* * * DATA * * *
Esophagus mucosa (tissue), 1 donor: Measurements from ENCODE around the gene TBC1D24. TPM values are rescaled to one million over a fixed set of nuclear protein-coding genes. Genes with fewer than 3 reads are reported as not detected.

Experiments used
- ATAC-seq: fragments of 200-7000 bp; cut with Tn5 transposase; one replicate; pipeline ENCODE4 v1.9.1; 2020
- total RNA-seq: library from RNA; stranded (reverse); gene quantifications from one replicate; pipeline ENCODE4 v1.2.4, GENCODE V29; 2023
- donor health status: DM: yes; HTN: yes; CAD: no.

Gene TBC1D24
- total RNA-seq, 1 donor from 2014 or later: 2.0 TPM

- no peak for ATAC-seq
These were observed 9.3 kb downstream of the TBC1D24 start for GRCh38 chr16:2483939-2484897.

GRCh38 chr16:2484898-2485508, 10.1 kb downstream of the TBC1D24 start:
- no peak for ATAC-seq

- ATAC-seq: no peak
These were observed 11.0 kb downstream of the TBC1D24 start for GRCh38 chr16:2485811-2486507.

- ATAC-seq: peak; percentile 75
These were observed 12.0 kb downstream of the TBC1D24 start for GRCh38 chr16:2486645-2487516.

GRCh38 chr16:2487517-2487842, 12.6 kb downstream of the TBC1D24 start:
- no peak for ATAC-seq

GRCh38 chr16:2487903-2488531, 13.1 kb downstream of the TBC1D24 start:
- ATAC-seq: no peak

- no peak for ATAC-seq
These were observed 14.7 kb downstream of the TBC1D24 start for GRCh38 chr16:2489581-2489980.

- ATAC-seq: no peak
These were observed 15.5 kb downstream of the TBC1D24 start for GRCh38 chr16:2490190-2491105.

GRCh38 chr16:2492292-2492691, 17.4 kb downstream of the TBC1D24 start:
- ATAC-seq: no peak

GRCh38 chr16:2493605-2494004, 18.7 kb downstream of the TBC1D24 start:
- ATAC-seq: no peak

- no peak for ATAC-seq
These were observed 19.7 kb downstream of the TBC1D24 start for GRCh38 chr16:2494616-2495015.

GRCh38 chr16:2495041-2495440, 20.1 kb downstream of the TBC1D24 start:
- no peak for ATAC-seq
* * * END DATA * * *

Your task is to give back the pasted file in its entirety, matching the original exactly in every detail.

Esophagus mucosa (tissue), 1 donor: Measurements from ENCODE around the gene TBC1D24. TPM values are rescaled to one million over a fixed set of nuclear protein-coding genes. Genes with fewer than 3 reads are reported as not detected.

Experiments used
- ATAC-seq: fragments of 200-7000 bp; cut with Tn5 transposase; one replicate; pipeline ENCODE4 v1.9.1; 2020
- total RNA-seq: library from RNA; stranded (reverse); gene quantifications from one replicate; pipeline ENCODE4 v1.2.4, GENCODE V29; 2023
- donor health status: DM: yes; HTN: yes; CAD: no.

Gene TBC1D24
- total RNA-seq, 1 donor from 2014 or later: 2.0 TPM

- no peak for ATAC-seq
These were observed 9.3 kb downstream of the TBC1D24 start for GRCh38 chr16:2483939-2484897.

GRCh38 chr16:2484898-2485508, 10.1 kb downstream of the TBC1D24 start:
- no peak for ATAC-seq

- ATAC-seq: no peak
These were observed 11.0 kb downstream of the TBC1D24 start for GRCh38 chr16:2485811-2486507.

- ATAC-seq: peak; percentile 75
These were observed 12.0 kb downstream of the TBC1D24 start for GRCh38 chr16:2486645-2487516.

GRCh38 chr16:2487517-2487842, 12.6 kb downstream of the TBC1D24 start:
- no peak for ATAC-seq

GRCh38 chr16:2487903-2488531, 13.1 kb downstream of the TBC1D24 start:
- ATAC-seq: no peak

- no peak for ATAC-seq
These were observed 14.7 kb downstream of the TBC1D24 start for GRCh38 chr16:2489581-2489980.

- ATAC-seq: no peak
These were observed 15.5 kb downstream of the TBC1D24 start for GRCh38 chr16:2490190-2491105.

GRCh38 chr16:2492292-2492691, 17.4 kb downstream of the TBC1D24 start:
- ATAC-seq: no peak

GRCh38 chr16:2493605-2494004, 18.7 kb downstream of the TBC1D24 start:
- ATAC-seq: no peak

- no peak for ATAC-seq
These were observed 19.7 kb downstream of the TBC1D24 start for GRCh38 chr16:2494616-2495015.

GRCh38 chr16:2495041-2495440, 20.1 kb downstream of the TBC1D24 start:
- no peak for ATAC-seq